How to treat liceAlthough head lice pose no medical threats and carry no diseases, they can be somewhat of a nuisance, so knowing how to treat them as soon as possible can be helpful.
By: Regan Carstensen, The Republican Eagle
Although head lice pose no medical threats and carry no diseases, they can be somewhat of a nuisance, so knowing how to treat them as soon as possible can be helpful.
The head louse is a parasitic insect that can be found on a person’s head, eyebrows and eyelashes. Lice live close to the scalp and feed on human blood. According to the Centers for Disease Control and Prevention, head lice are most common among children in day cares, preschools and elementary schools.
“They basically get onto another person by sleeping on the same pillow at sleepovers … or when they share hats or combs,” Red Wing School District nurse Kristine Klassen said.
Winter is when head lice are most prevalent, and Klassen said 2012 is another average year so far.
“We’ve had a few cases but we haven’t had anything out of the normal,” she said.
The schools don’t do routine checks of all students, but will conduct a check if a parent is suspicious of a child’s frequent itching. Children with lice are likely to experience a tickling feeling or sensation of something moving in their hair, irritability, sleeplessness and sores on their scalp caused by scratching, the CDC said.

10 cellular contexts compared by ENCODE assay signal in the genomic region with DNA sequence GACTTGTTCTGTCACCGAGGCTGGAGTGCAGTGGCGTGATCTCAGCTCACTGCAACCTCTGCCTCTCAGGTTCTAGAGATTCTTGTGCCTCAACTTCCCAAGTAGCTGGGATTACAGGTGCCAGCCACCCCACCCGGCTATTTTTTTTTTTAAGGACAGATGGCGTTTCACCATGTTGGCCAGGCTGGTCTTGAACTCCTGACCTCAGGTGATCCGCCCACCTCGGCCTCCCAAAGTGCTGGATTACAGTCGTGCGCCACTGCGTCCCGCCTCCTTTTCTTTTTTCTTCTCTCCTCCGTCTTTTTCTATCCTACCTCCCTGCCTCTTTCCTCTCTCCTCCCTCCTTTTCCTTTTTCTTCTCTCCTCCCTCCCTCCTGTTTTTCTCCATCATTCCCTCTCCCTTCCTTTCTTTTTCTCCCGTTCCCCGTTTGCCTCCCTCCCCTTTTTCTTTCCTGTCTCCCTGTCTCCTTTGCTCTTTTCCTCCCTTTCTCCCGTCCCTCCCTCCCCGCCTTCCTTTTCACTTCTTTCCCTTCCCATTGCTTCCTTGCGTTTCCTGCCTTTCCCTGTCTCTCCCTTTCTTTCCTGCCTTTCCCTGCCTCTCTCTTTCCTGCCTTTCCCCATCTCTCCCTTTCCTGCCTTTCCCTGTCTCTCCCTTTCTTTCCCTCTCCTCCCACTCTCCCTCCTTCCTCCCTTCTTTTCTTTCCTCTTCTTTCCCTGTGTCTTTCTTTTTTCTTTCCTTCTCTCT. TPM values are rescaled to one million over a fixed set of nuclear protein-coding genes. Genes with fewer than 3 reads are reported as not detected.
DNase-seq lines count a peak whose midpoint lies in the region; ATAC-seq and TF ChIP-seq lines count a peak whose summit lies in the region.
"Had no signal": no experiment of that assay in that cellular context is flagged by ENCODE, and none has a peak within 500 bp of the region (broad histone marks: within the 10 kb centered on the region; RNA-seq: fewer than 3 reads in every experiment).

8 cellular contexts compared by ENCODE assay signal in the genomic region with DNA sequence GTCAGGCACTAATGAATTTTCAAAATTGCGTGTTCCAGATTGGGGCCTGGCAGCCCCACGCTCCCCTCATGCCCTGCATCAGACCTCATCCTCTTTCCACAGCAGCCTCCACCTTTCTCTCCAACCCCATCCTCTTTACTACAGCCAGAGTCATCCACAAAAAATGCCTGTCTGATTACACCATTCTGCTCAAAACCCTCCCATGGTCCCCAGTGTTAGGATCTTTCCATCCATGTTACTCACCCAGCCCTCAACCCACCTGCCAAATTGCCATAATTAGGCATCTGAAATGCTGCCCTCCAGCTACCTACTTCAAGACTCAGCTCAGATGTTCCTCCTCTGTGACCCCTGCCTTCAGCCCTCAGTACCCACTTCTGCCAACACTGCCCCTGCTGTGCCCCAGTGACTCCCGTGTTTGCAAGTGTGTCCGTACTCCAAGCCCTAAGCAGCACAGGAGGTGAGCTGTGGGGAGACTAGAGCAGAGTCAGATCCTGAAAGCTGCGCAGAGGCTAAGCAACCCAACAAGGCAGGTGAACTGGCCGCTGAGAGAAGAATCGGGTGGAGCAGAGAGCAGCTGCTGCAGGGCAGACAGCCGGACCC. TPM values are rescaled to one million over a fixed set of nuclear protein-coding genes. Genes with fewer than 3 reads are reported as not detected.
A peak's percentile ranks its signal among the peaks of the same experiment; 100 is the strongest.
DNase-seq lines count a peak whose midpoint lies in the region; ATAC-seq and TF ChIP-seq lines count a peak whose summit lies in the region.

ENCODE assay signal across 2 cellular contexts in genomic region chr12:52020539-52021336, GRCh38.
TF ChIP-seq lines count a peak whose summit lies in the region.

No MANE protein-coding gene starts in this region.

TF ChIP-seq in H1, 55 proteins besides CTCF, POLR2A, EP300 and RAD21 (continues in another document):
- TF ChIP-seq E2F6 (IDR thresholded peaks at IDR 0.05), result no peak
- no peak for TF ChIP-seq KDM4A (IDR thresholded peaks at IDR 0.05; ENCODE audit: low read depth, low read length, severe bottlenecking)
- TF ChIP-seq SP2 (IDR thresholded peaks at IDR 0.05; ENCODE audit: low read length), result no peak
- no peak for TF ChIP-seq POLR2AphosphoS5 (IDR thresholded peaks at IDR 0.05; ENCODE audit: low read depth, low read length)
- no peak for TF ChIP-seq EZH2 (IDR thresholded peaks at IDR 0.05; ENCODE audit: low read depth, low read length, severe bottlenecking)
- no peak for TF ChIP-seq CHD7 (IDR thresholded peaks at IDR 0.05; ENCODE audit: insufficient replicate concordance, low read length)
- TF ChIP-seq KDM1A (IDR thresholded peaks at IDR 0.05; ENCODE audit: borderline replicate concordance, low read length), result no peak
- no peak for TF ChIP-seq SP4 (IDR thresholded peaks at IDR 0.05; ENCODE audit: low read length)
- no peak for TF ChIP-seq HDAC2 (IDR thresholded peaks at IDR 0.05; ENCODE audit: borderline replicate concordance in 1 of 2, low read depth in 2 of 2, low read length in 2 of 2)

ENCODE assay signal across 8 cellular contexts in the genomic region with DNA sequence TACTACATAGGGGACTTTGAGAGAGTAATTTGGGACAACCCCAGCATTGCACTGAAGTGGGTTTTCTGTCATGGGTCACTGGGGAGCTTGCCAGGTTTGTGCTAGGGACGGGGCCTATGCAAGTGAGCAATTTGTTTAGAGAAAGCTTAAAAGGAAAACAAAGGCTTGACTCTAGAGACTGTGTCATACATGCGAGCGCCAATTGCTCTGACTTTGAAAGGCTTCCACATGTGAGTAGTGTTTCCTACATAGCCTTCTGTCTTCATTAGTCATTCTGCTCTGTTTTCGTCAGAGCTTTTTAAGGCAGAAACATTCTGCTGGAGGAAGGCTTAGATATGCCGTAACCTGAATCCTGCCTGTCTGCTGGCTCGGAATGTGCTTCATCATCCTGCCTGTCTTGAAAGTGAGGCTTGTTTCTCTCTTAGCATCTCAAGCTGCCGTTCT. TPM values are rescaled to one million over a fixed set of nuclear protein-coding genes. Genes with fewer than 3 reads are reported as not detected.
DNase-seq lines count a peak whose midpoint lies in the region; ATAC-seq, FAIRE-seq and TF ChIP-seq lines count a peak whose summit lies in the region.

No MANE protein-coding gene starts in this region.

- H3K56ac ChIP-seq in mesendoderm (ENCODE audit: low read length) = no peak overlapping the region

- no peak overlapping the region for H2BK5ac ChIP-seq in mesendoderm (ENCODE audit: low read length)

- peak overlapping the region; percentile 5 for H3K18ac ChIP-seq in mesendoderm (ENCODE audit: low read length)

If lice are found on a child at school, Klassen said the student is sent home in order to get the infestation immediately treated.
“They can come right back to school after they do the treatment,” she added.
Over-the-counter shampoo is available to treat head lice, but there’s more to the process than just washing the hair. A fine-toothed nit comb should be used to ensure all of the lice have been found and removed.
“I always tell a parent to just keep going through the hair every single night just to make sure you’re getting all the eggs out,” Klassen said, explaining how the shampoo may not always kill the bugs inside the eggs.
Though eggs — or nits — can look similar to dandruff, Klassen said it isn’t difficult to tell the difference between them.
“With dandruff, you can kind of wipe it off with your hand,” she explained. “Eggs are kind of glued onto the hair shaft. When they lay eggs, they lay a lot.”
Aside from getting the lice off of your child, it’s also important to machine wash anything the infested person wore during the two days before the treatment. Head lice will not survive more than two days if they fall off of a person and can no longer feed.
Bed linens should also be cleaned, specifically on the hot water laundry cycle. To disinfect combs or brushes, soak them in hot water for five to 10 minutes. Stuffed animals should be washed or bagged up and set outside for several days where the lice will either freeze or suffocate.
As far as furniture that can’t be thrown in a washer, “vacuuming is the best,” Klassen said. “You don’t have to spray things like they used to say.”
While there is a lot of cleaning and sanitizing to do to prevent further infestation, the good thing about lice is that they don’t jump or fly. They’re only spreadable through direct contact with things that have been infested.
To help prevent spreading:
• Avoid head-to-head or hair-to-hair contact during activities at home or elsewhere;
• Don’t share clothing like hats, scarves, coats and sports uniforms;
• Do not share combs, brushes or towels.